(Guideline 2) You will hear and be encouraged not to give money to homeless people. However, I must say that they could not survive without money, and they often have no legitimate access to money. It’s that simple. When you give something to a homeless person… anything…, it can always be converted to cash. (A bus ticket can be sold to a commuter for 1/2 price. A meal can be swapped around the corner for a couple of bucks to someone who wants the meal more.) And cash can be turned into alcohol, drugs, and other hurtful things. This is a fact and one we have to accept if we want to work with most homeless youth. However, I contend that if we give our gift with a message of love and hope, it is worth the risk. 
I confess that I rarely give out cash. This fact is understandable to many of those youth I work with but is a source of confusion for other among them. They say, “If I truly love them and want to take care of them, why would I not give them money?” It is a good question. I allow God to show me those occasions when it seems to be OK. On those rare occasions when I am able to give out cash with a message of love and hope, I am convinced it is no worse than giving out of sandwiches. (Flame suit on… I know this is controversial, and I myself can rarely bring myself to give cash… I believe it is because I find it hard to deliver the message of love with the cash.) However, if I were to give out cash by tossing it in a box without looking at the person and without telling them I’m sorry that I’m not able to help them in more specific ways, I have dehumanized both of us and this is not love. I look like an ATM to them, and they look like… well… I don’t even want to write it down. But I don’t think they look like a neighbor whom I love and want to care for. So what do I give? I give out socks. I give out bus passes. I give time spent with them listening. I give time spend tutoring them in pre-algebra so they can pass a test. It rarely seems like enough, but I have to remember that I can only do my part. God it bigger than the problem and I have to trust it to Him.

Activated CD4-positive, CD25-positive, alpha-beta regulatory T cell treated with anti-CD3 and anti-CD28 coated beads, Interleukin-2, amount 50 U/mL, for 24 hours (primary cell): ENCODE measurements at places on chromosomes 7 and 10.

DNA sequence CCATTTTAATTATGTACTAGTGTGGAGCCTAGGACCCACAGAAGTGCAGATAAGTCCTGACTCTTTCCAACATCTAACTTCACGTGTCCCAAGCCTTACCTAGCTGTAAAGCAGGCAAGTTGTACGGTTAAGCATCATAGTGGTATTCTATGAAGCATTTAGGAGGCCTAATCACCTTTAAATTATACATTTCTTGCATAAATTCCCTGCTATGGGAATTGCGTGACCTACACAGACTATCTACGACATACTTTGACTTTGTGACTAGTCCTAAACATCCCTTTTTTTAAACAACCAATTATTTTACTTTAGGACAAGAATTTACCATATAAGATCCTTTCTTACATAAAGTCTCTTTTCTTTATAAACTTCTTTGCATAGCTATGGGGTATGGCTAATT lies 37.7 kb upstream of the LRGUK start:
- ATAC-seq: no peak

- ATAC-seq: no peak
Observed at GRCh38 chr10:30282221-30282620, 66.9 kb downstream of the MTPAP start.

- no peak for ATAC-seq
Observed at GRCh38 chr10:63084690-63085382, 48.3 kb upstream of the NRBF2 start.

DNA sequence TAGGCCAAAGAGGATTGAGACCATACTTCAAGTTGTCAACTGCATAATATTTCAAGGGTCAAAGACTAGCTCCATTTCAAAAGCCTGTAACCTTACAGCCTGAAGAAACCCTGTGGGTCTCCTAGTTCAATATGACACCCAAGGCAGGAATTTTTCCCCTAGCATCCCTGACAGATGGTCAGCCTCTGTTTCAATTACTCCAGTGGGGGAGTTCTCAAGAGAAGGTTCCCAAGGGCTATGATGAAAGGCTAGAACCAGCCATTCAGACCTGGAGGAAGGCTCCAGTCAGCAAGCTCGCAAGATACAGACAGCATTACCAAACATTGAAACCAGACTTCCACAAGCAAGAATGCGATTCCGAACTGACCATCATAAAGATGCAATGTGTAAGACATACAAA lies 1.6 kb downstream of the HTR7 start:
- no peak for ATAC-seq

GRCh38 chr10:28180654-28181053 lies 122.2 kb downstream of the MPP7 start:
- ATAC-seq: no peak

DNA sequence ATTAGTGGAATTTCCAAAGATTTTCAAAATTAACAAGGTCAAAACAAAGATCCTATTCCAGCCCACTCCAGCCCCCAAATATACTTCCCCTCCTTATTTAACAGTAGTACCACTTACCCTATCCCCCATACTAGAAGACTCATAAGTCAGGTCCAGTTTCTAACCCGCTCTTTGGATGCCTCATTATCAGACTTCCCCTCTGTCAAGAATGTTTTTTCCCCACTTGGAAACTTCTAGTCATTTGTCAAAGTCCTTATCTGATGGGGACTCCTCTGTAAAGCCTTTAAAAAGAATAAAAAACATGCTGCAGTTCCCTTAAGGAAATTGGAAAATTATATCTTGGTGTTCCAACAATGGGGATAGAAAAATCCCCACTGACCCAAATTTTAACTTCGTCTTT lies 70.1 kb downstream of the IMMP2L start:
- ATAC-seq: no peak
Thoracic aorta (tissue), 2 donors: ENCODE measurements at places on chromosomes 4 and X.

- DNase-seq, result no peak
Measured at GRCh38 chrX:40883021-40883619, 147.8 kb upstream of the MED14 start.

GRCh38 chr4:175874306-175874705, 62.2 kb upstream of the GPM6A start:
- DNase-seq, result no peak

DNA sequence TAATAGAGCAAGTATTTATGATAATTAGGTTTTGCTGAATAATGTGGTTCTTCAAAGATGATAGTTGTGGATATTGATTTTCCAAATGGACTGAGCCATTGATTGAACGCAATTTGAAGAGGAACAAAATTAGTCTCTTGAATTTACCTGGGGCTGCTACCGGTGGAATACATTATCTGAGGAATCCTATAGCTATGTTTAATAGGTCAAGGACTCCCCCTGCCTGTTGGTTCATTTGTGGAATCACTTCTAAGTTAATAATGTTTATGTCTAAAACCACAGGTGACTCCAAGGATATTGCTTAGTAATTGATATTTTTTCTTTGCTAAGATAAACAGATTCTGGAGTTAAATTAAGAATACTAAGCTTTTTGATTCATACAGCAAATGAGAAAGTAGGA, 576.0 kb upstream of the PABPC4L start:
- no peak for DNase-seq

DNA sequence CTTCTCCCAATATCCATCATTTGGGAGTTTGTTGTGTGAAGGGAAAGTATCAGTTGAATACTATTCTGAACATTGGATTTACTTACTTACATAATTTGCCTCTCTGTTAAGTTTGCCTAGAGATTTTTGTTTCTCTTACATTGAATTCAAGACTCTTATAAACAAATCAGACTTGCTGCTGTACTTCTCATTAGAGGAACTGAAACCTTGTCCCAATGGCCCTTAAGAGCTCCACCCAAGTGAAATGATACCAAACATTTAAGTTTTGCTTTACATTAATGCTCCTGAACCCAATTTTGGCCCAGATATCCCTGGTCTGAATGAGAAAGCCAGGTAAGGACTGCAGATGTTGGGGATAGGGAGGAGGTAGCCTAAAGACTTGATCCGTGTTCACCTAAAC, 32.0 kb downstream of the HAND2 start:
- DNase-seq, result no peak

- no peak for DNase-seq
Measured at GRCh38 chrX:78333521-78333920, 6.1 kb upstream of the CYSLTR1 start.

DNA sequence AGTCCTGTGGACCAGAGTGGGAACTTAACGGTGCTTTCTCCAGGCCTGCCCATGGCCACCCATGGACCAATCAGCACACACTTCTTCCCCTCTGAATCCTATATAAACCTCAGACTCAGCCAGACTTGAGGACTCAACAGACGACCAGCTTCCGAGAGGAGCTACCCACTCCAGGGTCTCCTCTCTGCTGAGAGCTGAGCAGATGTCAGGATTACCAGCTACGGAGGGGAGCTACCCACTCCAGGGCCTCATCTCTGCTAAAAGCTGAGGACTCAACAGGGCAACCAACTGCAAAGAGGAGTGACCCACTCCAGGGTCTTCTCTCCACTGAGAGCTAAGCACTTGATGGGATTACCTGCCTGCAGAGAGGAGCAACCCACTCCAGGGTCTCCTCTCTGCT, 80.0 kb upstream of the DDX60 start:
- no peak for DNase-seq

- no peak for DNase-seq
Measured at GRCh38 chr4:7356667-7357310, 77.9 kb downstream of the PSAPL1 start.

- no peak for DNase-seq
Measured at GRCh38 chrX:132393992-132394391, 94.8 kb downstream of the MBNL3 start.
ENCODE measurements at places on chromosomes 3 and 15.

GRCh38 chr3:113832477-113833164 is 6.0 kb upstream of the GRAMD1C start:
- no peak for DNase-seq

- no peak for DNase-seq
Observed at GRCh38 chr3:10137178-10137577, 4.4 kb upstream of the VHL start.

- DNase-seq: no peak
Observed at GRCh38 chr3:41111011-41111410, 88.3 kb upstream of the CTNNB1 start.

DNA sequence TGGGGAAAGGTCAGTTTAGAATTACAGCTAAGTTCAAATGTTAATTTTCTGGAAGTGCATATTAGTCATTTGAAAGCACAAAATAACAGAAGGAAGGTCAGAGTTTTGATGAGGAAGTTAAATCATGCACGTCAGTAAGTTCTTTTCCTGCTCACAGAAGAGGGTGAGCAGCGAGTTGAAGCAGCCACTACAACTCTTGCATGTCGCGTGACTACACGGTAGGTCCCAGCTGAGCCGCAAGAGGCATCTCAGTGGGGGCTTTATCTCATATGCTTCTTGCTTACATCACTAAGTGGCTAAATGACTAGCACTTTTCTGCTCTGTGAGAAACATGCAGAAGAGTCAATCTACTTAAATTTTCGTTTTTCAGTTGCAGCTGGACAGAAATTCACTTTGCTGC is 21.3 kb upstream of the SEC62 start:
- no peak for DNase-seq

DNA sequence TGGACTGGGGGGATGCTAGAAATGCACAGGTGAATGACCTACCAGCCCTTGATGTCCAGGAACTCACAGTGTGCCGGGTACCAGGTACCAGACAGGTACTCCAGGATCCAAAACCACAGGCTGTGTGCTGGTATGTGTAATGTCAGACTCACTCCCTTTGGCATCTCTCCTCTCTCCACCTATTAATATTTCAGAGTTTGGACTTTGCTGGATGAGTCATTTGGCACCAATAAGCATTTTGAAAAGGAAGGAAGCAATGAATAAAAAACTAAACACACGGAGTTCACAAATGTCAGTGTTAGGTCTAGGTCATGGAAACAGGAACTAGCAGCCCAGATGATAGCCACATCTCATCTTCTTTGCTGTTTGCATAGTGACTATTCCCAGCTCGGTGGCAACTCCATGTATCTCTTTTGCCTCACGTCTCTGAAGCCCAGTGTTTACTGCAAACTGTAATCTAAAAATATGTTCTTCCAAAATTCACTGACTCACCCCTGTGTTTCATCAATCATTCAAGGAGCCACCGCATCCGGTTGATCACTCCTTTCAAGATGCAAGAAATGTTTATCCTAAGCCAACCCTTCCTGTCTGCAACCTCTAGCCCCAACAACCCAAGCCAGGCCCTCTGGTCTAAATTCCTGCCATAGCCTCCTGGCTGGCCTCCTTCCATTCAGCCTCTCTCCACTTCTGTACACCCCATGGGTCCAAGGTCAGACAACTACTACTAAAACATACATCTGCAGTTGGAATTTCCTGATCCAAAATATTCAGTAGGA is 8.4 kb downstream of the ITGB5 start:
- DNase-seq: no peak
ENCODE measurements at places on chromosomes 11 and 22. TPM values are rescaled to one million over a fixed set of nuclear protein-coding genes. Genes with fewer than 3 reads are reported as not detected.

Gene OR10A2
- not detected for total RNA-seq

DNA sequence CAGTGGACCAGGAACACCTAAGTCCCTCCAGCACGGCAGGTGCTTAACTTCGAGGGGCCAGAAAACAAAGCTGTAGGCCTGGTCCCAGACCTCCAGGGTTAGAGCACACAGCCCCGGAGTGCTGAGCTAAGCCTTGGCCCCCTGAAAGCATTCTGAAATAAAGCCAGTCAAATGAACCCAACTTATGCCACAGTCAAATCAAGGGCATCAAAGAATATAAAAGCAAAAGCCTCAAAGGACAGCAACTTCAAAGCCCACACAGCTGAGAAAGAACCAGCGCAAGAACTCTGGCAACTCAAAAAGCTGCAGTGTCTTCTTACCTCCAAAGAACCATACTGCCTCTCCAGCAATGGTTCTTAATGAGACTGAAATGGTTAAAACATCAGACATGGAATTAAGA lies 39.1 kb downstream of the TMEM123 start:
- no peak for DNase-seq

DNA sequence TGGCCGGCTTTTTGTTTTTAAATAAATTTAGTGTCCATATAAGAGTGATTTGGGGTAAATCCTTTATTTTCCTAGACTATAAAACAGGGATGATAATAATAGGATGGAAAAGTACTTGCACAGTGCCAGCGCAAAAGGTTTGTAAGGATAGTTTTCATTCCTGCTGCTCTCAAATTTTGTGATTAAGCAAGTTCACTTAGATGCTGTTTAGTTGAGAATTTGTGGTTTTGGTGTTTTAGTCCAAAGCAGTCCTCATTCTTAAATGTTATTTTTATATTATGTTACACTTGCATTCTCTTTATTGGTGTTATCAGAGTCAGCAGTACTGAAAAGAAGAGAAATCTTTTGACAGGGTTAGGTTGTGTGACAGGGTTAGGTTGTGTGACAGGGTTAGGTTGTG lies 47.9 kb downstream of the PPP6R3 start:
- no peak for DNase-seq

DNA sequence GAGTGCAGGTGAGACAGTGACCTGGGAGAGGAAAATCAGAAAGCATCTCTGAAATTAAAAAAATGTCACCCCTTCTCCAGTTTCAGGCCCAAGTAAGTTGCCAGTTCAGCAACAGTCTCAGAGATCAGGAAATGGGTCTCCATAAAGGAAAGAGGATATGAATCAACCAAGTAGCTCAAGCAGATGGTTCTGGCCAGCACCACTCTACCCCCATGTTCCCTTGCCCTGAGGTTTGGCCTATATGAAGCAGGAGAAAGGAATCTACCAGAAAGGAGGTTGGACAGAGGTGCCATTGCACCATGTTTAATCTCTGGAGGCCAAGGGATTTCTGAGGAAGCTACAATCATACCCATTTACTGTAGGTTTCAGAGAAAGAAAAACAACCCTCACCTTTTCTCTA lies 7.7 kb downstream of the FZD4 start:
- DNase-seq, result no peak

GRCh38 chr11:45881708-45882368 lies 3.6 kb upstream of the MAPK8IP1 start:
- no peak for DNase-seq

We must give love first. And to do that, we have to truly love them as they are. They are not perfect. They are not going to change so that we can love them. They are not going to stop living on the street, stop drinking, stop using, start believing so that we will love them. We have to love them first. Then we are freed to look for ways we can help.